Oops! Juicero’s $400 Wi-Fi juicer works no better than your hands
This past week, Bloomberg reporters made a not-so-startling discovery about the much-hyped, internet-connected Juicero juicer: It’s even more unnecessary than previously thought.
For a couple of years now, cold-press-juice enthusiasts in the US have been sinking large sums of money into Juicero, the San Francisco maker of a $400 juice machine described as “the Keurig of juice” because it magically turns fruit and vegetable packets into healthy drinks.
The company’s raised more than $120-million from companies like Google Ventures and Campbell — wild enough success for founder Doug Evans to call himself the 'Steve Jobs of juicing'.
The pricey single-serving packets run another $7 or so apiece. These pre-packaged bags of chopped fruits and veggie are then squeezed with a supposed four tons of force to extract the tasty, tasty juice within.
Technology never comes cheap, though, and this device is Wi-Fi ready and reportedly contains 400 “custom” parts.
Evans has outlined them such: “There’s two motors, there’s 10 printed circuit boards, there’s a scanner, there’s a microprocessor, there’s a wireless chip, wireless antenna. There’s 775 aircraft-grade aluminum. There’s a gear box. There’s latches that support 16,000 pounds of force …”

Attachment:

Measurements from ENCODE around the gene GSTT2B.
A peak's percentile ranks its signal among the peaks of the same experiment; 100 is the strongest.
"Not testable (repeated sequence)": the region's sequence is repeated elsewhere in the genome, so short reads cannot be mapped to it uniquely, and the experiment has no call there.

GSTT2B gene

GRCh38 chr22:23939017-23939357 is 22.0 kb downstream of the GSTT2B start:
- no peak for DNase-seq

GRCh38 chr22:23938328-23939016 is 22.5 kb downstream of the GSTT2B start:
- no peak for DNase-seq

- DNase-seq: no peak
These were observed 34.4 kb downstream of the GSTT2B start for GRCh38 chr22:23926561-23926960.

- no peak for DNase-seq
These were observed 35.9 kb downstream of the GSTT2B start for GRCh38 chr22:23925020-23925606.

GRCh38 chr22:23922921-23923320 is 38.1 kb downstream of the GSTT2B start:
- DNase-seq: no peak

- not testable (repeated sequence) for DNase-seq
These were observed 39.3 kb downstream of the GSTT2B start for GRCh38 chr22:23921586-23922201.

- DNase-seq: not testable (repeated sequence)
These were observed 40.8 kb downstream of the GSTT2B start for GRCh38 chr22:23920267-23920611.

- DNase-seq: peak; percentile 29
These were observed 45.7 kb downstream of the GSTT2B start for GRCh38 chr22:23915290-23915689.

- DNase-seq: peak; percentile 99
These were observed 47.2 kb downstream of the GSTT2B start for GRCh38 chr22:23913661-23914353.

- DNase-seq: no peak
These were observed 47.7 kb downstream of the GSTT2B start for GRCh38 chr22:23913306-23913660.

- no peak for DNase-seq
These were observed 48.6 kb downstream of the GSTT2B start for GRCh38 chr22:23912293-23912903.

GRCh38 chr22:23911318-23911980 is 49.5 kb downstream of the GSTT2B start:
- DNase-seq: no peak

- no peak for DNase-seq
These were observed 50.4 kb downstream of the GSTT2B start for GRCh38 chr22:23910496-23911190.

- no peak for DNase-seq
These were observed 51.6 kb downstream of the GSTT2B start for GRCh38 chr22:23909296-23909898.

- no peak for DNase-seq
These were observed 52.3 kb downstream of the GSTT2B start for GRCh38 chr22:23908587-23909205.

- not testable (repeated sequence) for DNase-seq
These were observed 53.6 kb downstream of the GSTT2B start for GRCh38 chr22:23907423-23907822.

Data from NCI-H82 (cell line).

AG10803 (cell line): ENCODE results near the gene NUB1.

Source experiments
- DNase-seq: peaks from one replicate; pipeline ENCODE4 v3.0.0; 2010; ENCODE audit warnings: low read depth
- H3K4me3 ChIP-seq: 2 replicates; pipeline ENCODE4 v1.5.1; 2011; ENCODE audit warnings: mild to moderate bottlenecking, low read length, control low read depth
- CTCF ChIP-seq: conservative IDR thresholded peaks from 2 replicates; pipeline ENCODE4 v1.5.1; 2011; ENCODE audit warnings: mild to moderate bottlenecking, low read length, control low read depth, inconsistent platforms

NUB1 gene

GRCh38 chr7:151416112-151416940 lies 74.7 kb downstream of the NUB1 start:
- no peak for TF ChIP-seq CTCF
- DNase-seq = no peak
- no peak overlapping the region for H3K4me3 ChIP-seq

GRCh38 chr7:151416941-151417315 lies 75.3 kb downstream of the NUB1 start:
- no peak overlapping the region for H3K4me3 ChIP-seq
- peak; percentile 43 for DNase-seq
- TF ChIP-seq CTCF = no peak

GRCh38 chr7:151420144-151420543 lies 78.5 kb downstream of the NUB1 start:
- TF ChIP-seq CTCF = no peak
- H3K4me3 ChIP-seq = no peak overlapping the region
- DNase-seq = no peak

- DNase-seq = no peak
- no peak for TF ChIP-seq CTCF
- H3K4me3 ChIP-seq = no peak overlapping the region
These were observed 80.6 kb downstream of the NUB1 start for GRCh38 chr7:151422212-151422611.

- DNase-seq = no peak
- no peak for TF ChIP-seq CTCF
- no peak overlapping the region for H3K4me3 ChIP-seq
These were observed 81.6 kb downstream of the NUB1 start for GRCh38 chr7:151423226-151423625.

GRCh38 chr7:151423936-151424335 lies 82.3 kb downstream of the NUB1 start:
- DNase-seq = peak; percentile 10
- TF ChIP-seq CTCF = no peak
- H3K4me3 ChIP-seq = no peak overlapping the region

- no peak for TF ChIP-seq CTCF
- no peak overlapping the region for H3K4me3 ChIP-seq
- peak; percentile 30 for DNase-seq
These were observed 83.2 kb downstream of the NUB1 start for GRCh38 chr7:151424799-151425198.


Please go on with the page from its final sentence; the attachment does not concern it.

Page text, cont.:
Sounds high-tech and all, but in a, reporters got pretty much the exact same amount of juice out of a Juicero bag by just squeezing it with their hands as they did by putting it into the machine (see below).
Investors are reportedly furious to learn this — and many commentators and the Twittersphere are questioning the Juicero's existence.
Says one: "Now, to be fair, the company’s concept of delivering pre-packaged fruit and veggie packs to Juicero customers is pretty nice, especially for anyone who’s ever performed the seriouslyof cleaning a juicer.
"In this way, the Juicero really does seem attractive, since it promises zero clean-up.
"But the recent revelation raises a couple serious questions: Why pay for the expensive machine when you can do the same thing with your hands, and if you can get the same amount of juice out of a pack just by squeezing it, then what is the machine even doing?"
Juicero’s CEO, Jeff Dunn, has answered these concerns. Kind of.he has essentially begged customers not to squeeze the juice bags because the company worked really hard on the system.
Source: Bloomberg, Inverse.com